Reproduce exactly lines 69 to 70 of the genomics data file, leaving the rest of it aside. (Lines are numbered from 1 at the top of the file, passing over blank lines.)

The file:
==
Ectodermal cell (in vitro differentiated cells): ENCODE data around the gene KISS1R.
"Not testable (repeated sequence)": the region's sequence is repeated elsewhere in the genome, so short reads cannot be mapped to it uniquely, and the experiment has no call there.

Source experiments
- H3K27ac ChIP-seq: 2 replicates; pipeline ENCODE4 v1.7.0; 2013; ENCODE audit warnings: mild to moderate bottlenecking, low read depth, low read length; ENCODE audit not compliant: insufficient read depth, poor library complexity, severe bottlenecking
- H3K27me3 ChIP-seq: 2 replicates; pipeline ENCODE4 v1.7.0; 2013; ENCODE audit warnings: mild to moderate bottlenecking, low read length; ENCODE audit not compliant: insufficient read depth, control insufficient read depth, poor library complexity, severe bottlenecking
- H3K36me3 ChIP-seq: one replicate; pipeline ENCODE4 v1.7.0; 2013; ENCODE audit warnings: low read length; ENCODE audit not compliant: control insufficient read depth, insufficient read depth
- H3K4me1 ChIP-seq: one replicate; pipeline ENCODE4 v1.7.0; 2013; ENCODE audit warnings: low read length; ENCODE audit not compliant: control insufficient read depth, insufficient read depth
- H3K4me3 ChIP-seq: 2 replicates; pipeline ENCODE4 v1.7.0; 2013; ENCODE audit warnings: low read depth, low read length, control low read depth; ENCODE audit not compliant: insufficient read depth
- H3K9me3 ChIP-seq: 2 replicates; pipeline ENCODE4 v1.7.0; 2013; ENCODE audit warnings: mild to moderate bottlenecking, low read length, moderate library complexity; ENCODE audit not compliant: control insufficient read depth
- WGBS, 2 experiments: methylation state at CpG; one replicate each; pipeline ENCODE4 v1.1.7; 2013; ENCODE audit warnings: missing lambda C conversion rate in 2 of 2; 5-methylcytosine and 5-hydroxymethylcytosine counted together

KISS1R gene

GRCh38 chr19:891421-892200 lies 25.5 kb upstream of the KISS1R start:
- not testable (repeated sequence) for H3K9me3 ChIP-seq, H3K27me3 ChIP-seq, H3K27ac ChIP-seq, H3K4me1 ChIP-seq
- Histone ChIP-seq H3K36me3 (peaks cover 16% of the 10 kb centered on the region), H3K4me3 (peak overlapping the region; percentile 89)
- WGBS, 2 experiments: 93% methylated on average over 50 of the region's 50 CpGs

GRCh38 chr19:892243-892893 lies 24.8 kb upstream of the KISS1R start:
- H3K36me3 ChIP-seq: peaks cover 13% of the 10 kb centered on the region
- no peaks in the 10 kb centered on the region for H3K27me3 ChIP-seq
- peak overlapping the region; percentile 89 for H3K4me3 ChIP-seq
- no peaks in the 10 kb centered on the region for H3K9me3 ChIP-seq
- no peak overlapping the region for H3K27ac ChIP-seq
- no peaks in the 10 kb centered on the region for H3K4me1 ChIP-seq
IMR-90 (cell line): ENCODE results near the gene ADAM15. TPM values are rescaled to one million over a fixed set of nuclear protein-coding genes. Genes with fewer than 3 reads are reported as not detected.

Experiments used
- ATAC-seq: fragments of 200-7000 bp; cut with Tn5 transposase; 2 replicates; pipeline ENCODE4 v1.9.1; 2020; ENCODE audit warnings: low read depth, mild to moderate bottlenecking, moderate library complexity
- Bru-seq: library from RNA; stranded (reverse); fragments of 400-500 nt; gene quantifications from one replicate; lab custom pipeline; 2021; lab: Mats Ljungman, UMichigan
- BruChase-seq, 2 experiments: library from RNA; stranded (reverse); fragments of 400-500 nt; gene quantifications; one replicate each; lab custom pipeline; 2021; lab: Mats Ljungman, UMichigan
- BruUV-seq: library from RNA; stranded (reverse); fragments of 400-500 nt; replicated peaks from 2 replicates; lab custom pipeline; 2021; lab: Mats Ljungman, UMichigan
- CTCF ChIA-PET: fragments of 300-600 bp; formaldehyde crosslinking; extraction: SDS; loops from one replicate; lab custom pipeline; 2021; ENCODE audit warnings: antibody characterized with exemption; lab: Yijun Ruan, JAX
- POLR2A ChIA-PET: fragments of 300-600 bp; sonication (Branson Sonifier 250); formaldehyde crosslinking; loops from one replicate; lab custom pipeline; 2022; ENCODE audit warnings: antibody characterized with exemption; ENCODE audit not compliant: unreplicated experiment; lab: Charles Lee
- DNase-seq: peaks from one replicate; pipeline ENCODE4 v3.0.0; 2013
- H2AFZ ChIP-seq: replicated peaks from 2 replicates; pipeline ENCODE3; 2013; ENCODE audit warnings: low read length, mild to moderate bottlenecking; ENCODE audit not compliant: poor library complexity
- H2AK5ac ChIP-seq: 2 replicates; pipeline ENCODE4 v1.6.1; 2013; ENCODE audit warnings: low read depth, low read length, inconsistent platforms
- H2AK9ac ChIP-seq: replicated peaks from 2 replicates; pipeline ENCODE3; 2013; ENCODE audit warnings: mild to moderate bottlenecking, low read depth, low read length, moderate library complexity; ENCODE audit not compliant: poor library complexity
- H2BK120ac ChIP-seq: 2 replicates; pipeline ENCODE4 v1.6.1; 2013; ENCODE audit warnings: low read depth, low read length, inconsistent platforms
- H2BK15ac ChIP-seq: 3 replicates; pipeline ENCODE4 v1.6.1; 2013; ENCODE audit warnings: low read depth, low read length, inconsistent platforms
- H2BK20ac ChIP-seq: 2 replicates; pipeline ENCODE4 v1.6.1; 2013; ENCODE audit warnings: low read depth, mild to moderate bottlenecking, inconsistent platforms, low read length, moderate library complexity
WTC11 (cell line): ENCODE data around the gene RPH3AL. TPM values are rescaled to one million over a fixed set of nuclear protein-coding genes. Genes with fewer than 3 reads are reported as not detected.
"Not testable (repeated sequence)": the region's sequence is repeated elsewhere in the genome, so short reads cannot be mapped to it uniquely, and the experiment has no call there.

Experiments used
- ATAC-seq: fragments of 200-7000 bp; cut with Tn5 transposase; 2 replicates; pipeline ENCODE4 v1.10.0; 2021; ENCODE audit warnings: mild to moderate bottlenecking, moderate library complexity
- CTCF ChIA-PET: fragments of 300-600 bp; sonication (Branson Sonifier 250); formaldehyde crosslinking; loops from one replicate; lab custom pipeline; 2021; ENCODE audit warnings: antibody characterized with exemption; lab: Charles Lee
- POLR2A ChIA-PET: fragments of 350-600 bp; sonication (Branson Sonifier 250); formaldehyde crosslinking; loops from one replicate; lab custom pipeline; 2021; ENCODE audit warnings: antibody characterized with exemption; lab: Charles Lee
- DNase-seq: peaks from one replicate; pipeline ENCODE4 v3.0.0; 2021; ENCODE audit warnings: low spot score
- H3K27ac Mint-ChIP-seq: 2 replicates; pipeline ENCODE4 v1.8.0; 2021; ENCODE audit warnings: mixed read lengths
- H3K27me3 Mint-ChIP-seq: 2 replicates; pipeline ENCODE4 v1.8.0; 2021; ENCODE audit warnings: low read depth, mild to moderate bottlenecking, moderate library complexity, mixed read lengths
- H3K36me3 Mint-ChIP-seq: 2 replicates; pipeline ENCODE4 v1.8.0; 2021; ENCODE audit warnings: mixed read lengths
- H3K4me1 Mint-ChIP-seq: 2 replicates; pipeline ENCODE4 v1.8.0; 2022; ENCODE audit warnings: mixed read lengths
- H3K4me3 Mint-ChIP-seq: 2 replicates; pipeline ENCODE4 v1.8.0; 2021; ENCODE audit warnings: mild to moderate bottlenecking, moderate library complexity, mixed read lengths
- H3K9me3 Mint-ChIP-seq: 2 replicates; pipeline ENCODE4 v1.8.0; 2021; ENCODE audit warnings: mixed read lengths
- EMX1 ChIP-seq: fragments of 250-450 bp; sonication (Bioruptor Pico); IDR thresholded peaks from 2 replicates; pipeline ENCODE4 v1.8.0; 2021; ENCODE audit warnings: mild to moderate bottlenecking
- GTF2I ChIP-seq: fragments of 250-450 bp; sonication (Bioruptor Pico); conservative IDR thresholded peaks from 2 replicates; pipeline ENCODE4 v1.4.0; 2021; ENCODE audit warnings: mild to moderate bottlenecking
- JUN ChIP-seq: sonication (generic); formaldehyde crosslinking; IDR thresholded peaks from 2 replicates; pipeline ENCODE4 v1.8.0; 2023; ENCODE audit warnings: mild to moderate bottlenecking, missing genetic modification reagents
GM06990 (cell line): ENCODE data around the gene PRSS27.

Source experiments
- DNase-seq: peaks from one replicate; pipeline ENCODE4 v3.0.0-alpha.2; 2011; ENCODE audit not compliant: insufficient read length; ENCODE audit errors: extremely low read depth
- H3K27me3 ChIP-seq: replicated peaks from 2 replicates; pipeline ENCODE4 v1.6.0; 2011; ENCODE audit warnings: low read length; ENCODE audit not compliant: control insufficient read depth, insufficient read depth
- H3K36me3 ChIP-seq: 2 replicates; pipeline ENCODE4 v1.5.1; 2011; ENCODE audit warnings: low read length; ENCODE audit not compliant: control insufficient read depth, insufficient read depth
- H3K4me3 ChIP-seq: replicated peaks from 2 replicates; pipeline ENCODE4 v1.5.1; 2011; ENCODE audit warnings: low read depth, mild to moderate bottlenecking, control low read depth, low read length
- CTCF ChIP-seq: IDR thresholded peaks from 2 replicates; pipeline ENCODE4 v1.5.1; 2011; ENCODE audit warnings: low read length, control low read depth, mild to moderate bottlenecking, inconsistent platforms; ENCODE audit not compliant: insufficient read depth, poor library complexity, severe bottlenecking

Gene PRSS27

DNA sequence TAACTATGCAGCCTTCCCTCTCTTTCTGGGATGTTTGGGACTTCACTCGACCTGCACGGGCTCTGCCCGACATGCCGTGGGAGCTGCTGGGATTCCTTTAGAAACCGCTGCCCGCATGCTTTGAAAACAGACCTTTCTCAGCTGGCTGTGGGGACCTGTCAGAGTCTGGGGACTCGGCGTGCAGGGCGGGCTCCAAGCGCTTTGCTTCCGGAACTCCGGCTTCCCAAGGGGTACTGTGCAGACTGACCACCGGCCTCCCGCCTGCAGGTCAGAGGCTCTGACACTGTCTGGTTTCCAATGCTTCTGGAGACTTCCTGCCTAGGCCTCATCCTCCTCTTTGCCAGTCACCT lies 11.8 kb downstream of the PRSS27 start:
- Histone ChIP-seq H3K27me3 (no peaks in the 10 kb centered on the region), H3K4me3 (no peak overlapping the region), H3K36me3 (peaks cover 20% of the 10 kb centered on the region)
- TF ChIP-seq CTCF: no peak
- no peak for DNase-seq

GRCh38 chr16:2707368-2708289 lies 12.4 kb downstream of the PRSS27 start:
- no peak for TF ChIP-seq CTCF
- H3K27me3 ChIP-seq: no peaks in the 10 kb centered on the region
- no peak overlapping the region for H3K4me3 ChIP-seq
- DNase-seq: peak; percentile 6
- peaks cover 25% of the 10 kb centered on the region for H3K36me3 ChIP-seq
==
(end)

- no peak overlapping the region for H3K4me3 ChIP-seq
- DNase-seq: peak; percentile 6